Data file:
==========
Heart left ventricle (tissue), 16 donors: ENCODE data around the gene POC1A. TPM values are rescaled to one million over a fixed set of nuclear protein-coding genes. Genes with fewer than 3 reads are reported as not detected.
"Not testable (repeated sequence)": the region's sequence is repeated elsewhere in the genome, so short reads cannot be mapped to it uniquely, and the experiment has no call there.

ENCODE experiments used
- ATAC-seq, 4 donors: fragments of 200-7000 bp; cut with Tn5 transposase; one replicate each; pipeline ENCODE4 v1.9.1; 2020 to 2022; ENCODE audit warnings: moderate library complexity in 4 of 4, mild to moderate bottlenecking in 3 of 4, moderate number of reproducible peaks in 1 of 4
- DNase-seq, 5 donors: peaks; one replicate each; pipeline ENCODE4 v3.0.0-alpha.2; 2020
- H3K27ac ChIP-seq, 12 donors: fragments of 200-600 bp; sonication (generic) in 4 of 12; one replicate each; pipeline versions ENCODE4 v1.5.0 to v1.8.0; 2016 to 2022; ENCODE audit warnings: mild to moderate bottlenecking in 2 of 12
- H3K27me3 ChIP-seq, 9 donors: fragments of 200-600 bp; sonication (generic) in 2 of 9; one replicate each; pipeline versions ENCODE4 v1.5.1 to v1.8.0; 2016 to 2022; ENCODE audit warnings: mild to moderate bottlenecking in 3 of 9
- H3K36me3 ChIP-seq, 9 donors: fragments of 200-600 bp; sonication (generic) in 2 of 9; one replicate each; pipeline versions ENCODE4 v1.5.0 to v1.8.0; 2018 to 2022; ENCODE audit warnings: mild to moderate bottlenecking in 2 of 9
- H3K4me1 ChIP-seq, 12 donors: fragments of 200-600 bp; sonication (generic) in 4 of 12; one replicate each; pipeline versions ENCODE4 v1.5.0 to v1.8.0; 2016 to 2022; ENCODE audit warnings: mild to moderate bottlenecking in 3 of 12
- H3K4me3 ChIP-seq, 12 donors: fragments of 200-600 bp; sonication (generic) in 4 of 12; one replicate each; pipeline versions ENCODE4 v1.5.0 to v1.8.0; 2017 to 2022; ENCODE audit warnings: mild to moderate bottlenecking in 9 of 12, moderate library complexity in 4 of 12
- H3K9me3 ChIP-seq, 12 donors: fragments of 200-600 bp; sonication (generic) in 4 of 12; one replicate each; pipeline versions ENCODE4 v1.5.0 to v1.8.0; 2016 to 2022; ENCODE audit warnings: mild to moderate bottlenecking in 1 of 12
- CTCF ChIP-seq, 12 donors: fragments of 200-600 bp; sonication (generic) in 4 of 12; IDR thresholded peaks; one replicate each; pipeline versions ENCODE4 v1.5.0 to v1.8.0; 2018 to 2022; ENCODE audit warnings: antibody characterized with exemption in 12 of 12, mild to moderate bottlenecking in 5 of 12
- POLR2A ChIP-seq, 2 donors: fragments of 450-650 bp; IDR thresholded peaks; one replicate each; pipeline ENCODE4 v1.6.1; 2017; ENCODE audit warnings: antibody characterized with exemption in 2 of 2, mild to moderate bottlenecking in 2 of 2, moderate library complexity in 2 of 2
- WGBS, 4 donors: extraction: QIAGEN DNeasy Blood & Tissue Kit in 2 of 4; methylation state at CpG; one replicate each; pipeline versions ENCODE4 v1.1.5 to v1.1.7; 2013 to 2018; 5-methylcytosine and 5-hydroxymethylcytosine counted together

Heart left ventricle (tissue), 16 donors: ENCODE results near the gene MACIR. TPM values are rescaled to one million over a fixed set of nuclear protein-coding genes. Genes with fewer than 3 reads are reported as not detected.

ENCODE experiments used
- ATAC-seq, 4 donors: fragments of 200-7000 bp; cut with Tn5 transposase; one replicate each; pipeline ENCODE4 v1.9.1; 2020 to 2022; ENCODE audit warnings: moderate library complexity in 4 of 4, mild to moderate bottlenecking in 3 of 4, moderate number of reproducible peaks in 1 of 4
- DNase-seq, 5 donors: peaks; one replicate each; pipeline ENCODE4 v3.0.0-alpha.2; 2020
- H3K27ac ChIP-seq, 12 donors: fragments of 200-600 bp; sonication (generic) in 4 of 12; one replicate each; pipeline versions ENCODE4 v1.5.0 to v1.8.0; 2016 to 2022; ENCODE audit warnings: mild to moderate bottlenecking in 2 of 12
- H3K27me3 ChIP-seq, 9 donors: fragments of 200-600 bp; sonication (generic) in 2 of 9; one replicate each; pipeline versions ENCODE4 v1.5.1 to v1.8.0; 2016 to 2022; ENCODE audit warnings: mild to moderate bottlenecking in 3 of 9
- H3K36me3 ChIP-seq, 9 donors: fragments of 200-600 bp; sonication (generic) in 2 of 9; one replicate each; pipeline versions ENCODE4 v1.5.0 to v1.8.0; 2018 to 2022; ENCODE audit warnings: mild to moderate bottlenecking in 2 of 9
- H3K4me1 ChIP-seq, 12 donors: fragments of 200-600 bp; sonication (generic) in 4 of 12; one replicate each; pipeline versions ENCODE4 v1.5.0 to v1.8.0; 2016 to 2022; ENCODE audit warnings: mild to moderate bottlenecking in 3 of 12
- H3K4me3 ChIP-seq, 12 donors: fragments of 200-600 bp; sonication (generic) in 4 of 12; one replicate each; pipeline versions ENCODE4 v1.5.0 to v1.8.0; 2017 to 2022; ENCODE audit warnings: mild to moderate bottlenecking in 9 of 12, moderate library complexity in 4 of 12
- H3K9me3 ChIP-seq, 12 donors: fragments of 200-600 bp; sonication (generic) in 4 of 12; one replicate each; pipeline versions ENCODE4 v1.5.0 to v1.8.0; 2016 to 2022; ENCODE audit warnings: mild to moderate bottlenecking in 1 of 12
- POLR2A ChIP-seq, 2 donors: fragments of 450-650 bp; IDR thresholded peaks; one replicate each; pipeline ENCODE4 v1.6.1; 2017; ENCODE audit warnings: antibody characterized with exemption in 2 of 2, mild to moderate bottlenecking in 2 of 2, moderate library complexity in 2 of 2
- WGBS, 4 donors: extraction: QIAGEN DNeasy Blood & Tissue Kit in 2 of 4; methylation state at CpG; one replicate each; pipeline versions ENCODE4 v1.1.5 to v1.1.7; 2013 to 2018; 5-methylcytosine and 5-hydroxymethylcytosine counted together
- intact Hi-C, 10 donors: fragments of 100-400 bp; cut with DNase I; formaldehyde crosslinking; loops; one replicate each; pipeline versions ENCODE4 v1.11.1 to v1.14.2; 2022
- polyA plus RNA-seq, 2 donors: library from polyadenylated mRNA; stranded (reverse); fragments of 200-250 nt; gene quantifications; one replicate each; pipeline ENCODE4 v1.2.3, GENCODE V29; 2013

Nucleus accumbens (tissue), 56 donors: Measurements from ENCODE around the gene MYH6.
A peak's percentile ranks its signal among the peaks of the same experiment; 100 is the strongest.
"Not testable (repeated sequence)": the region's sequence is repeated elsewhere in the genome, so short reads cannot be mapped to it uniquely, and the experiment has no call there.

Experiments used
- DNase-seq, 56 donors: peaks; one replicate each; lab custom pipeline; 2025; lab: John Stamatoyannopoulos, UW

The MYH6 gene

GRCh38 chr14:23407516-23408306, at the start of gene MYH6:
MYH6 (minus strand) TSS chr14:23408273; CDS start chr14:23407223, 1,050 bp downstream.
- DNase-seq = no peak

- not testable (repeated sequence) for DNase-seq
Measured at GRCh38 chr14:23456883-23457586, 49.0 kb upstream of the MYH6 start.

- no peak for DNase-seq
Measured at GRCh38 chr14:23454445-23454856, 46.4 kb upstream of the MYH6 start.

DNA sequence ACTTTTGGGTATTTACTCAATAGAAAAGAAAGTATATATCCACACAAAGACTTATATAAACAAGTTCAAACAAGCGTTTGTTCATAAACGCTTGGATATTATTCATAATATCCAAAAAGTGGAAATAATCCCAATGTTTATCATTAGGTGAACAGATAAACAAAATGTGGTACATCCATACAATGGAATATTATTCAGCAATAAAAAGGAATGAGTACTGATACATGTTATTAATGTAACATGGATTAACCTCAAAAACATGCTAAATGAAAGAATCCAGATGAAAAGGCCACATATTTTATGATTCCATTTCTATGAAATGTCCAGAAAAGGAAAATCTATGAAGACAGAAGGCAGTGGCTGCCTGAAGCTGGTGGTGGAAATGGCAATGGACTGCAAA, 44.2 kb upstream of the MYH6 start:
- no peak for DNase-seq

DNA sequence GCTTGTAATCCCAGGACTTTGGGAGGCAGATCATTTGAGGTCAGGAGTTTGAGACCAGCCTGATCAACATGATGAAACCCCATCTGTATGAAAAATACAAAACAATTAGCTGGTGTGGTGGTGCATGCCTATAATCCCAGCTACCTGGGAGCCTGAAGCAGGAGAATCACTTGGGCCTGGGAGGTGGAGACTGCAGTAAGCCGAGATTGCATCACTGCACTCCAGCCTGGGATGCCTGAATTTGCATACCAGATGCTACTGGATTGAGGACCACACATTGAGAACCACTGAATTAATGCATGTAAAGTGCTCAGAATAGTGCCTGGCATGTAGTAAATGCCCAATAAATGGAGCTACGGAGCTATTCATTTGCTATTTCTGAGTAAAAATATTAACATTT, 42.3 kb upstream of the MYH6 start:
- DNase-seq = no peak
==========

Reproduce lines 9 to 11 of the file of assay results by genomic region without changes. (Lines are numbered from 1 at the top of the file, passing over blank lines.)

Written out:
- H3K4me1 ChIP-seq, 12 donors: fragments of 200-600 bp; sonication (generic) in 4 of 12; one replicate each; pipeline versions ENCODE4 v1.5.0 to v1.8.0; 2016 to 2022; ENCODE audit warnings: mild to moderate bottlenecking in 3 of 12
- H3K4me3 ChIP-seq, 12 donors: fragments of 200-600 bp; sonication (generic) in 4 of 12; one replicate each; pipeline versions ENCODE4 v1.5.0 to v1.8.0; 2017 to 2022; ENCODE audit warnings: mild to moderate bottlenecking in 9 of 12, moderate library complexity in 4 of 12
- H3K9me3 ChIP-seq, 12 donors: fragments of 200-600 bp; sonication (generic) in 4 of 12; one replicate each; pipeline versions ENCODE4 v1.5.0 to v1.8.0; 2016 to 2022; ENCODE audit warnings: mild to moderate bottlenecking in 1 of 12